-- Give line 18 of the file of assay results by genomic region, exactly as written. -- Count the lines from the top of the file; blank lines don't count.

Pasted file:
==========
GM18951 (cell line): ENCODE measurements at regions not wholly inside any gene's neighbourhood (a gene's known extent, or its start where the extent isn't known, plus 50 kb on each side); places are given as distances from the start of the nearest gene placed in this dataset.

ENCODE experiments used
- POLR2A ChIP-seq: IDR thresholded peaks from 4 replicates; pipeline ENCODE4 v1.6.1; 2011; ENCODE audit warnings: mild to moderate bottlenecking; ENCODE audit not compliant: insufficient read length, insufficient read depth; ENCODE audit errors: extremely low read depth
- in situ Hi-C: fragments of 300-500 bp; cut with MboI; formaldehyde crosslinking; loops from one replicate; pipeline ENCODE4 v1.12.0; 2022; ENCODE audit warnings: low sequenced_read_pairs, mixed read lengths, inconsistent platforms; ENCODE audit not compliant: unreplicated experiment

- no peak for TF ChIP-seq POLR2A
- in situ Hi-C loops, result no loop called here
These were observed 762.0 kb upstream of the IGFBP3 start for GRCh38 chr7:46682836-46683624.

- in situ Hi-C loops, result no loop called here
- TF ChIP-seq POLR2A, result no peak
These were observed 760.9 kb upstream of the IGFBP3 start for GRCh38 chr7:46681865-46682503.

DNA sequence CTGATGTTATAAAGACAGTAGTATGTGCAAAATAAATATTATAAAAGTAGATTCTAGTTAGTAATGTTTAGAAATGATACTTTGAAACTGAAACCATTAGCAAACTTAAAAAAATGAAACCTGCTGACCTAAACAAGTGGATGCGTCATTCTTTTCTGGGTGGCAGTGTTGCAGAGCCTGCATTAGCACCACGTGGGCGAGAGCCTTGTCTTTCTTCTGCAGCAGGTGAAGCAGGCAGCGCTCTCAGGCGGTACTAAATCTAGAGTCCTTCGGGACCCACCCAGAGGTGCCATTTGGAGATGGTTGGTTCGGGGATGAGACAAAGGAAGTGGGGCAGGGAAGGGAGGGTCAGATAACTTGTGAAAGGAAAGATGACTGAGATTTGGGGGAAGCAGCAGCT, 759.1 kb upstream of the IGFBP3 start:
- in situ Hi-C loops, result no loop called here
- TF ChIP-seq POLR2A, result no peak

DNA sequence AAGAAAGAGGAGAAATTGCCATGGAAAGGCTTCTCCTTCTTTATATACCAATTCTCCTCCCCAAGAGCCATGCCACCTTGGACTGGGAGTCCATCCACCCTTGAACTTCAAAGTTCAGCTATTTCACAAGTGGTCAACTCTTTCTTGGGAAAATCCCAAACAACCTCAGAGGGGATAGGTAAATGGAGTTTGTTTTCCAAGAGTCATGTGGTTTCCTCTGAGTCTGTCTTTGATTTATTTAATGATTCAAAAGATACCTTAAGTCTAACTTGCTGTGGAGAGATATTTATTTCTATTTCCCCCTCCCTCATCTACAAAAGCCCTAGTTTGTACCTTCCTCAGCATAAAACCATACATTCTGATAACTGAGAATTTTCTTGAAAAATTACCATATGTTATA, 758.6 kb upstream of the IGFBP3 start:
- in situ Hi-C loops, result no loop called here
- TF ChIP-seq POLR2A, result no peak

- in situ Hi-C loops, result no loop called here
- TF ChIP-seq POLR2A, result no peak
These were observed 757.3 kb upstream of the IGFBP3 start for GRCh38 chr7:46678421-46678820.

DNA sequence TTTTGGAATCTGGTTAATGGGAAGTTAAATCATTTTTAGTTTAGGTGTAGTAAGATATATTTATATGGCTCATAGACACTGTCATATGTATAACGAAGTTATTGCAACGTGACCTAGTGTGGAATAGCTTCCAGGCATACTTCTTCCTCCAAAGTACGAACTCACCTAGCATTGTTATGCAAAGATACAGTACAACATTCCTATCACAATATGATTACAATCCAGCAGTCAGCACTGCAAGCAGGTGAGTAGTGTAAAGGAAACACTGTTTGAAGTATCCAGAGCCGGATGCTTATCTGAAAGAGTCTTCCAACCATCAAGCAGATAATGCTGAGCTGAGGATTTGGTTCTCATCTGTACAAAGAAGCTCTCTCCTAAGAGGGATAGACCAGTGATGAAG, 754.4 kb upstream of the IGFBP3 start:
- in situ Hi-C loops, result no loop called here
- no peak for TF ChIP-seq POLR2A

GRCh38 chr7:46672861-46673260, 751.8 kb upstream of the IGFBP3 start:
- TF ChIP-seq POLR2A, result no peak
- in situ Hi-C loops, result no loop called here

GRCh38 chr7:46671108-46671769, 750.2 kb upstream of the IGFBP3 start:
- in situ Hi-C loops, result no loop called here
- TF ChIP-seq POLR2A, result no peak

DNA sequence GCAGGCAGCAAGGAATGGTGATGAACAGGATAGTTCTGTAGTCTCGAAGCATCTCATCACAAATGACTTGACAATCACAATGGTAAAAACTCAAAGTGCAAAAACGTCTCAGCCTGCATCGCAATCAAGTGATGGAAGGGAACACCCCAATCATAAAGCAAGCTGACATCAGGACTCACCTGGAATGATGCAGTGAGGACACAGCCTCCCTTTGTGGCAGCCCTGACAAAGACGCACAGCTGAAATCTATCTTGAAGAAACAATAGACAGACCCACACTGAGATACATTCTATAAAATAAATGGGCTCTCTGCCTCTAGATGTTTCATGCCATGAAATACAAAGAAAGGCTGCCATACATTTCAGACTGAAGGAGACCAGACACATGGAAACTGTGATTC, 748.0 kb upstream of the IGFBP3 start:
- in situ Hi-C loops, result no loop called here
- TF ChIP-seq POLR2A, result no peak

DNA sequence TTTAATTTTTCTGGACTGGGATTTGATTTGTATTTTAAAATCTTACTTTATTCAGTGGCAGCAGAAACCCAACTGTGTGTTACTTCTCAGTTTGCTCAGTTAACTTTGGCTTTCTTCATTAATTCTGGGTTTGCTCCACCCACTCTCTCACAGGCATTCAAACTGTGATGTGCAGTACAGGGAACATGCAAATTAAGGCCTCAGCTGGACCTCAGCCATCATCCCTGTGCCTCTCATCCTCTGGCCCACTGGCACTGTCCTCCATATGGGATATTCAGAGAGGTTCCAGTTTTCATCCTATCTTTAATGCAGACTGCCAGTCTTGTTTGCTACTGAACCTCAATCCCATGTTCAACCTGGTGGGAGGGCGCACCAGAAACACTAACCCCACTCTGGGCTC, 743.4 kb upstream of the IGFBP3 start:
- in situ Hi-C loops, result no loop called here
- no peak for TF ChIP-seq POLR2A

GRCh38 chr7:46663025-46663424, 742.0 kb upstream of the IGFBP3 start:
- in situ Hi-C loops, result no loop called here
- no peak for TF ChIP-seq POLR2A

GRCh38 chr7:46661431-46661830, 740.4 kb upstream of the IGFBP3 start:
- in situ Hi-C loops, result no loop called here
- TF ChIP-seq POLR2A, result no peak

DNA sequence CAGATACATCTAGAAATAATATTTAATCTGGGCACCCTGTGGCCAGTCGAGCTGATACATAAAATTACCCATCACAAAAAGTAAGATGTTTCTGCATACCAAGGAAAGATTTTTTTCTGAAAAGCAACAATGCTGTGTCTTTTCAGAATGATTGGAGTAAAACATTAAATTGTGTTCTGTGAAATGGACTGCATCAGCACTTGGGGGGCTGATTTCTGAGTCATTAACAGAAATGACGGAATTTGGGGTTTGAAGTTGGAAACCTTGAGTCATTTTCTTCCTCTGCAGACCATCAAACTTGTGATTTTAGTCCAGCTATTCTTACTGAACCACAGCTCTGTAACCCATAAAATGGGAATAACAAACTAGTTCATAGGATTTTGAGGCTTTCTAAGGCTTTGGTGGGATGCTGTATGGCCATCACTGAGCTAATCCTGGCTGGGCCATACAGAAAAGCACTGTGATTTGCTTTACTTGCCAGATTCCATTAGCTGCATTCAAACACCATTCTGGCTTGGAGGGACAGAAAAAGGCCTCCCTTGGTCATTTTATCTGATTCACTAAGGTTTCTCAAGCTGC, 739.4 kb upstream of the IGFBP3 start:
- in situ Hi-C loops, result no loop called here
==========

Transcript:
- TF ChIP-seq POLR2A, result no peak